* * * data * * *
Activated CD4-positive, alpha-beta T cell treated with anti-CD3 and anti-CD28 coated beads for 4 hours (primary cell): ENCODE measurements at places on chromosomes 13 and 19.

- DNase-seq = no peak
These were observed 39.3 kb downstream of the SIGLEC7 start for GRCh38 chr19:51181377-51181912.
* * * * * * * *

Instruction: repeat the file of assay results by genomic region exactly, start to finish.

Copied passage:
Activated CD4-positive, alpha-beta T cell treated with anti-CD3 and anti-CD28 coated beads for 4 hours (primary cell): ENCODE measurements at places on chromosomes 13 and 19.

- DNase-seq = no peak
These were observed 39.3 kb downstream of the SIGLEC7 start for GRCh38 chr19:51181377-51181912.